Las Vegas • The basketball bounced innocently onto the court after Oregon’s Kenny Wooten blocked the layup attempt of Utah guard Sedrick Barefield, and the game ended.

What just happened?

The Utes lost an 11-point lead in less than nine minutes of a quarterfinal game that either they gave away or Oregon took from them — or both. The Ducks’ 68-66 upset of No. 3-seeded Utah late Thursday night at T-Mobile Arena was the latest example their Oregon’s reign over the Utes in the Pac-12 tournament. This was the toughest to take of them all.

Oregon has beaten the Utes four times in the six years this event has been held in Las Vegas. The Ducks’ wins have come at three different stages of the tournament and by all kinds of margins. This was not like the semifinal blowout in 2013, the buzzer-beater in 2015 or the championship game rout in 2016. This defeat was its own story of frustration and missed opportunity for the Utes, who really believed they were capable of winning three games and qualifying for the NCAA Tournament.

This episode was supposed to be different than those other games against Oregon, and certainly it would be nothing like the Utes’ quarterfinal loss to California as a rested team with a top-four seed at T-Mobile last March.

Right? Wrong.

So how did this happen?

Utah seemingly was the better team. Oregon was looking disinterested lately, and Utes coach Larry Krystkowiak liked the way his team was playing. In a pleasant development, Utah forward David Collette was able to play, five days after his Senior Night game was spoiled by an ankle injury.

Collette was dunking and flexing, blocking shots and barking at the Ducks’ bench, and everything looked favorable for the Utes. They led 54-43 as the clock ticked inside 10:00 to play, before it all crumbled. Utah played so efficiently and effectively on offense for most of the second half, and then couldn’t score in the end.

Why did this happen?

Two basic answers: The Utes became tentative offensively, after Justin Bibbins kept hitting big shots and Collette’s teammates kept dishing to him for dunks. And the Ducks kept coming, especially via 3-pointers and free throws. Blame the officiating or the Utes’ defense; the bottom line is Oregon kept going to the line.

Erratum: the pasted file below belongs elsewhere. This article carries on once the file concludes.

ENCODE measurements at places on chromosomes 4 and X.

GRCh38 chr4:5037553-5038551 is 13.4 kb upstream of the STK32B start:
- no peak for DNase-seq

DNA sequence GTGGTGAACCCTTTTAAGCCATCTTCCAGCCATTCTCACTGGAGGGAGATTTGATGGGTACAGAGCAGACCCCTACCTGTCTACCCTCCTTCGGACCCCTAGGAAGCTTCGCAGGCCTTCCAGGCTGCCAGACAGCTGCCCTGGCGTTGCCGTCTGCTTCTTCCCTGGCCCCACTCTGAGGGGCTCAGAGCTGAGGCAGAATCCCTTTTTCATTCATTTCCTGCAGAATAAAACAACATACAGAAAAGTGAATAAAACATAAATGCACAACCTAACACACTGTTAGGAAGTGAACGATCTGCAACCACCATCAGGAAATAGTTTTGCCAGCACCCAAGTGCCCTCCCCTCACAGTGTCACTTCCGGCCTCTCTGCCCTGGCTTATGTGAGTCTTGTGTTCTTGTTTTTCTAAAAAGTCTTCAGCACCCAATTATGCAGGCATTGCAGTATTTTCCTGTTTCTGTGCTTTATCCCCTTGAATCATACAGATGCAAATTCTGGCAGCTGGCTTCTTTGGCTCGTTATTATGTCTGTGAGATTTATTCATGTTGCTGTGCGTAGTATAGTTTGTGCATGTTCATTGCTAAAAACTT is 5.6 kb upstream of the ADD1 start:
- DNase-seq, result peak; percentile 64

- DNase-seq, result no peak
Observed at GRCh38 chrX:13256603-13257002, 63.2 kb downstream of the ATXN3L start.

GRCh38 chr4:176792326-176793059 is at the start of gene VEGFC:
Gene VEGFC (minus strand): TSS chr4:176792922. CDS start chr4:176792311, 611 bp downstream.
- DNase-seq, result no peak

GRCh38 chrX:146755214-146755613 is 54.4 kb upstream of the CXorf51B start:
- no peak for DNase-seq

The Utes converted 13 of their first 19 shots from the field in the second half, and then missed their last five attempts, with the Ducks blocking two of them.

As the game wound down, Utah’s offensive possessions looked worse and worse. The Utes had one last chance with 9.7 seconds remaining, after Oregon’s final trip ended with a shot-clock violation.

So there was hope, even after the Utes’ lead was gone. Maybe this would be like the semifinal game vs. California in 2016, when Lorenzo Bonam drove for the tying basket in regulation and the Utes won in overtime.

Wrong again. Barefield drove and was overwhelmed by the presence of Wooten, who didn’t give him any chance to score.

And then the buzzer sounded and all the Utes (19-11) could do was trudge toward their locker room and think about playing in the NIT.

Their stay in Las Vegas was not supposed to end this way, or so soon.

Before the Utes’ second practice Wednesday, with his team having spent a half-hour session at T-Mobile, Krystkowiak was upbeat.

“I loved it,” he said. “I get a sense that our guys are together and playing well. I really feel markedly different than I did a year ago at this time. … And I do think some things are clicking. I certainly prefer feeling that way than I did a year ago, when you knew some things were off and you don’t have any time to fix ’em.”

Yet the outcome Thursday was the same as last March, when Krystkowiak apparently could see the bad stuff coming. The Utes lost again in the quarterfinals. The coach’s good vibes proved to be dead wrong.